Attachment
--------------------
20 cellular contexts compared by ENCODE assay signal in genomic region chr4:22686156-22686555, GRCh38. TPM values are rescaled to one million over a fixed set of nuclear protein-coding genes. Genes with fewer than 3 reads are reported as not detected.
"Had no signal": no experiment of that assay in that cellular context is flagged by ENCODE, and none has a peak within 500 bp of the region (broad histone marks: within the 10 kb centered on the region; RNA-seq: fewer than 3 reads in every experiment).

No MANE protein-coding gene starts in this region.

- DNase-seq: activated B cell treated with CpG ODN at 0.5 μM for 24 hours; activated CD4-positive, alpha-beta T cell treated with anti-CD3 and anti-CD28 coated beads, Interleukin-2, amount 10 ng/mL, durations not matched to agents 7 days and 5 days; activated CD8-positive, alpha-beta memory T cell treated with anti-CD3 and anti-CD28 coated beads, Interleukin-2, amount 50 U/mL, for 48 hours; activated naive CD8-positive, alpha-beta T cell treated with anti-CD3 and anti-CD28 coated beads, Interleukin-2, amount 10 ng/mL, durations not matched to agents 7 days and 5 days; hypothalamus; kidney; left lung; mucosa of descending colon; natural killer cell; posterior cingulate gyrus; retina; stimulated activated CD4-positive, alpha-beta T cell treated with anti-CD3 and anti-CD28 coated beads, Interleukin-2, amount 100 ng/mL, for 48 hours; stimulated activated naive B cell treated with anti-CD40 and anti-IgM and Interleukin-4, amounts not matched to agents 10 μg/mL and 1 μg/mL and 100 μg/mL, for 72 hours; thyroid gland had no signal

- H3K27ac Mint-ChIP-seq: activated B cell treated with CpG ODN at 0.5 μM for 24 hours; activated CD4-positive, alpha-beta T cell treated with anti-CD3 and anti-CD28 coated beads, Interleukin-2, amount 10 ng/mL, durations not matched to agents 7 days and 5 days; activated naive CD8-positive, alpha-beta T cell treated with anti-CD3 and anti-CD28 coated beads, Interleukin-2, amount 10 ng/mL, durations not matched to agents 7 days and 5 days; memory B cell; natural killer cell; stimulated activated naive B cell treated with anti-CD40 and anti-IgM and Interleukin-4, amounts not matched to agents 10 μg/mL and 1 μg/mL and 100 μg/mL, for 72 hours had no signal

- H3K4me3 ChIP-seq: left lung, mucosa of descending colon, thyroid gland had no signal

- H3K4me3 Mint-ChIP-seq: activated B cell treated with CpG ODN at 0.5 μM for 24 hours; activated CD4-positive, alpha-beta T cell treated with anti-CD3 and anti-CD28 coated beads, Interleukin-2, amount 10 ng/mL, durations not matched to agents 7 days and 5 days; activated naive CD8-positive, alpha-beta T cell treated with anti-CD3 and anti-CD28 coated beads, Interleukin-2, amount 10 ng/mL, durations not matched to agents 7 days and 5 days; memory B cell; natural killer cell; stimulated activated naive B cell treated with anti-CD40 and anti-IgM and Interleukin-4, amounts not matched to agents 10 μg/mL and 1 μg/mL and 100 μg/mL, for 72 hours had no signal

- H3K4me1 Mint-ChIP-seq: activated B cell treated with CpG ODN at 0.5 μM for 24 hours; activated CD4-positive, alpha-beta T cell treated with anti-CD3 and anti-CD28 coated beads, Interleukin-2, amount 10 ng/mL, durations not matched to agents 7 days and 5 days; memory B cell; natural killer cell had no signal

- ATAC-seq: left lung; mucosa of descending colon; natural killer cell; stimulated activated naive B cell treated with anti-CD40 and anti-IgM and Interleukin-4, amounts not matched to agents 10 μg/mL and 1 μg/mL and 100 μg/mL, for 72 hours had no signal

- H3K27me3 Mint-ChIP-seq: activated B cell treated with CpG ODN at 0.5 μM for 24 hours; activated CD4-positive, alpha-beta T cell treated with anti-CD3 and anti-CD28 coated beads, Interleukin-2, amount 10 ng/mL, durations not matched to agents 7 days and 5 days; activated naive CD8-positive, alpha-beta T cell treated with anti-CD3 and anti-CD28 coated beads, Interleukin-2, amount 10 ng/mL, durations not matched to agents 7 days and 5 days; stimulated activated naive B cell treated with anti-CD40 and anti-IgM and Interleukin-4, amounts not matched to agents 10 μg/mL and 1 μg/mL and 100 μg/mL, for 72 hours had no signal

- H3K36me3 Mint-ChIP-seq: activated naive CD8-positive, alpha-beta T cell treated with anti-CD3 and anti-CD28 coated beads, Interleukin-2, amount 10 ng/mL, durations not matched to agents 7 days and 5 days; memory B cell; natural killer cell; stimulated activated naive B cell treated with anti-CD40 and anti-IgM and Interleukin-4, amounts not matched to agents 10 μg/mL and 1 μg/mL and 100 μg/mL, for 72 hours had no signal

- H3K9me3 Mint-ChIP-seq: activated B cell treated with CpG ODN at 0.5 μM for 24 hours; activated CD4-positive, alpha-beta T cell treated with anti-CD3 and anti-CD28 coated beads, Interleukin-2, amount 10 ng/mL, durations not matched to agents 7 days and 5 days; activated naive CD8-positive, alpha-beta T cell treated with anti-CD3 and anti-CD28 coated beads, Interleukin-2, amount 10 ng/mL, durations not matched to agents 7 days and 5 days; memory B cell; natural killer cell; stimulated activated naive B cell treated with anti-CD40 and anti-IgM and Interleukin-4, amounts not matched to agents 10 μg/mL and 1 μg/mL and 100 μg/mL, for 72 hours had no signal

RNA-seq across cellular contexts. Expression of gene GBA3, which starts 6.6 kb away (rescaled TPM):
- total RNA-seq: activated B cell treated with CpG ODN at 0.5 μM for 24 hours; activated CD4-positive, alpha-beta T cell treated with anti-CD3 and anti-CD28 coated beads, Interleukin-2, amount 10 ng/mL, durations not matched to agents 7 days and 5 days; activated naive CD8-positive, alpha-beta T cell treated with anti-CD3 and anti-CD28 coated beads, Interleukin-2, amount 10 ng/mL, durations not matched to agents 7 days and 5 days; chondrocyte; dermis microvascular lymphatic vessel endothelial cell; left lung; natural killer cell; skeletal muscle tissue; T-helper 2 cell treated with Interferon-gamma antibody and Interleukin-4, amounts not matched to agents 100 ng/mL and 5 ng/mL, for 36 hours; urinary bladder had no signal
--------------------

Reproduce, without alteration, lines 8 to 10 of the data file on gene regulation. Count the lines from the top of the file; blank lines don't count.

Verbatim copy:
- H3K4me1 Mint-ChIP-seq: activated B cell treated with CpG ODN at 0.5 μM for 24 hours; activated CD4-positive, alpha-beta T cell treated with anti-CD3 and anti-CD28 coated beads, Interleukin-2, amount 10 ng/mL, durations not matched to agents 7 days and 5 days; memory B cell; natural killer cell had no signal

- ATAC-seq: left lung; mucosa of descending colon; natural killer cell; stimulated activated naive B cell treated with anti-CD40 and anti-IgM and Interleukin-4, amounts not matched to agents 10 μg/mL and 1 μg/mL and 100 μg/mL, for 72 hours had no signal

- H3K27me3 Mint-ChIP-seq: activated B cell treated with CpG ODN at 0.5 μM for 24 hours; activated CD4-positive, alpha-beta T cell treated with anti-CD3 and anti-CD28 coated beads, Interleukin-2, amount 10 ng/mL, durations not matched to agents 7 days and 5 days; activated naive CD8-positive, alpha-beta T cell treated with anti-CD3 and anti-CD28 coated beads, Interleukin-2, amount 10 ng/mL, durations not matched to agents 7 days and 5 days; stimulated activated naive B cell treated with anti-CD40 and anti-IgM and Interleukin-4, amounts not matched to agents 10 μg/mL and 1 μg/mL and 100 μg/mL, for 72 hours had no signal